Trurl 12 Report post Posted September 25, 2017 PNP = 85 (((((x^2*PNP^4 + 2*PNP^2*x^5) + x^8)/PNP^4) - ((1 - x^2/(2*PNP))))*((PNP^2/ x^2))) == PNP^2 85 (7225 (-1 + x^2/170 + (52200625 x^2 + 14450 x^5 + x^8)/52200625))/x^2 == 7225 Solve[(7225 (-1 + x^2/170 + (52200625 x^2 + 14450 x^5 + x^8)/52200625))/x^2 == 7225, {x}] {{x -> Root[-104401250 + 614125 #1^2 + 28900 #1^5 + 2 #1^8 &, 1]}, {x -> Root[-104401250 + 614125 #1^2 + 28900 #1^5 + 2 #1^8 &, 2]}, {x -> Root[-104401250 + 614125 #1^2 + 28900 #1^5 + 2 #1^8 &, 3]}, {x -> Root[-104401250 + 614125 #1^2 + 28900 #1^5 + 2 #1^8 &, 4]}, {x -> Root[-104401250 + 614125 #1^2 + 28900 #1^5 + 2 #1^8 &, 5]}, {x -> Root[-104401250 + 614125 #1^2 + 28900 #1^5 + 2 #1^8 &, 6]}, {x -> Root[-104401250 + 614125 #1^2 + 28900 #1^5 + 2 #1^8 &, 7]}, {x -> Root[-104401250 + 614125 #1^2 + 28900 #1^5 + 2 #1^8 &, 8]}} N[%3] {{x -> -24.3484}, {x -> 4.97889}, {x -> -4.2072 - 2.87925 I}, {x -> -4.2072 + 2.87925 I}, {x -> 1.71775 - 5.00069 I}, {x -> 1.71775 + 5.00069 I}, {x -> 12.1742 - 21.0804 I}, {x -> 12.1742 + 21.0804 I}} f[x_] := (((((x^2*PNP^4 + 2*PNP^2*x^5) + x^8)/ PNP^4) - ((1 - x^2/(2*PNP))))*((PNP^2/x^2))) == PNP^2 b = [Integrate[f, {x, PNP - 1, PNP}]] b = f[85] The above equation is simplifying the PNP polynomial equation from SFN post 1. This equation proves to be true but there is no way to solve it. The equation shows where x is as x approaches N (or PNP). Taken this feature and using the integral to simplify the original equation where PNP is 85 (in this example), we know that the integral from N - 1 (that is 85 - 1) to N (which is 85) is equal to f(85). Of course some figuring is wrong here. I haven't taken a calculus class in almost 20 years. I don't know if it is possible to have the integral equal the original function. But intuitively it seems to work. I know fault will be found here. I'm just bouncing off ideas. I would have formatted this post better, but Big Bang Theory is coming on. Quote Share this post Link to post Share on other sites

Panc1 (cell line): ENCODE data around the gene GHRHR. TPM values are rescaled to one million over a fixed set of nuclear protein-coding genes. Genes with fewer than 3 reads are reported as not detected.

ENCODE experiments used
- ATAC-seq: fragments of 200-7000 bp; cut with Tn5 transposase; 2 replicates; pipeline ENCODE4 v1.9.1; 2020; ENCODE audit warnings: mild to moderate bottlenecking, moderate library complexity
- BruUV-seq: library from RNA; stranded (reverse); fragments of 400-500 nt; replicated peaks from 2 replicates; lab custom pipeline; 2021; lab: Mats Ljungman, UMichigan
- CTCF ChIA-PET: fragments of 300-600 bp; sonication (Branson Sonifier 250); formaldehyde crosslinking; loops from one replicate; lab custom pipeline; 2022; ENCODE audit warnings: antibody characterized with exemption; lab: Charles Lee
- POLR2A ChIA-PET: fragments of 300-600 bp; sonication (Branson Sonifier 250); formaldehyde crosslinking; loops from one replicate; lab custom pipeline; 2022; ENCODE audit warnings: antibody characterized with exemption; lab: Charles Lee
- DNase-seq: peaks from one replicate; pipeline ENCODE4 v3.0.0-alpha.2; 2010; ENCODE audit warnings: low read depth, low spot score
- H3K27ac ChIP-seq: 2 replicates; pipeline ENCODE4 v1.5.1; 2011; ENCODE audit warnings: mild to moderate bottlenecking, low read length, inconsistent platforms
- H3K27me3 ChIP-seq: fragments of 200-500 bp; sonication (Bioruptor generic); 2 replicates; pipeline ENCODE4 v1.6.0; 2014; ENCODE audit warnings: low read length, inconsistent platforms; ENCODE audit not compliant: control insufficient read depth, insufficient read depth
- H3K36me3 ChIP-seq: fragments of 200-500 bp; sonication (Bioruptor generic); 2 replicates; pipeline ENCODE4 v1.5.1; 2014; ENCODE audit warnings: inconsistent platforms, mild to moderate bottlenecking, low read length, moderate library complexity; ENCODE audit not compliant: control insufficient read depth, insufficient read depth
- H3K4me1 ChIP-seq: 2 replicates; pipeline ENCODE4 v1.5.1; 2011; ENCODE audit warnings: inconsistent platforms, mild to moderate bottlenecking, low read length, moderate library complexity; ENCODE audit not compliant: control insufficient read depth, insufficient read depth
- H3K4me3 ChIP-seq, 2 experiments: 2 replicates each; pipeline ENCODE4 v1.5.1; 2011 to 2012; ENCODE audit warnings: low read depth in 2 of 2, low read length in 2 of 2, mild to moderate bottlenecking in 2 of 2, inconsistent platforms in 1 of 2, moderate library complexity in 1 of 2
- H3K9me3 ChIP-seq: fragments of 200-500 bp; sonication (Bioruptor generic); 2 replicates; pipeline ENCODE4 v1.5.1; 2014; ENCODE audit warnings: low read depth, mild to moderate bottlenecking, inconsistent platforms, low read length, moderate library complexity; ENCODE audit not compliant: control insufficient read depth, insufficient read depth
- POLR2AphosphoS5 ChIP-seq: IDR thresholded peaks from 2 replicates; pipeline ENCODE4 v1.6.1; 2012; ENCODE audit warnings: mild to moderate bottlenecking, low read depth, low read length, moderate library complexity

Trurl 12 Report post Posted October 4, 2017 Attached are 2 important PDF’s that have been on my site for years, but are probably only seen by a few because of the difficulty of going through all the information. Yes, some patterns may repeat. But here in the first PDF, 3 equations are presented. Pay close attention to: Sqrt[(N*y – x^2)/x] = y This is one pattern for sure that I know isn’t just repetition. It is used in the equation at the beginning of this discussion here at SFN. The other 2 equations are just hypothesis. You will see this in the second PDF: I believe with most symmetric key ciphers, the fact that Prime numbers equal a one way function does not mean that there isn’t a pattern in the one way computation. So if N equals the product of 2 Prime numbers, Prime numbers have no pattern, but multiple 2 Prime numbers together there is a pattern. Where x = 571 and y = 1381 1381 / 2p = 219.7929764 2p * (remainder(1381/2p) * 2p) * 571 = 13208.65186 rewritten: 2p * ((1381/2p-whole number part) * 2p) * 571 = 13208.65186 13208.65186 / (1381/2p) = 60.09 13208.65186 / 60.09 = 219.7929764 219 = 219 And another relationship: New equations: 2p * (remainder (17 / 2p)) = 4.42 4.42 * 5 = 22.1 22.1 * (5 / (17* 2p)) = 0.884 0.884 * 5 = 4.42 4.42 = 4.42 See what you can do with it and share it. I believe p stands for Pi. Some of these write-ups are several years old and after making so many I don’t always know what I intended to communicate, without studying them. But I feel these PDF’s are important. That is important enough these write-ups may give meaning to the work. Either way, let me know if you think they are trash, or if it gives you any ideas. 20140519TrigPrimes005secCopyCC.pdf PrimeProductSolutionFlyerCopyCC.pdf Quote Share this post Link to post Share on other sites

Trurl 12 Report post Posted November 6, 2017 I know this doesn’t solve the problem. I am only trying to solve the triangle I constructed. But is it possible to find FE by subtraction. I may not be doing it right, but is it possible to do subtraction of the triangle segments to get FE? To me it seems possible, but when you go to do it, it is confusing. But it just feels possible. Remember I am only trying to solve for FE. AC = N [Absolute value [ AC – AE – (AC-CE) – CE]] = FE Quote Share this post Link to post Share on other sites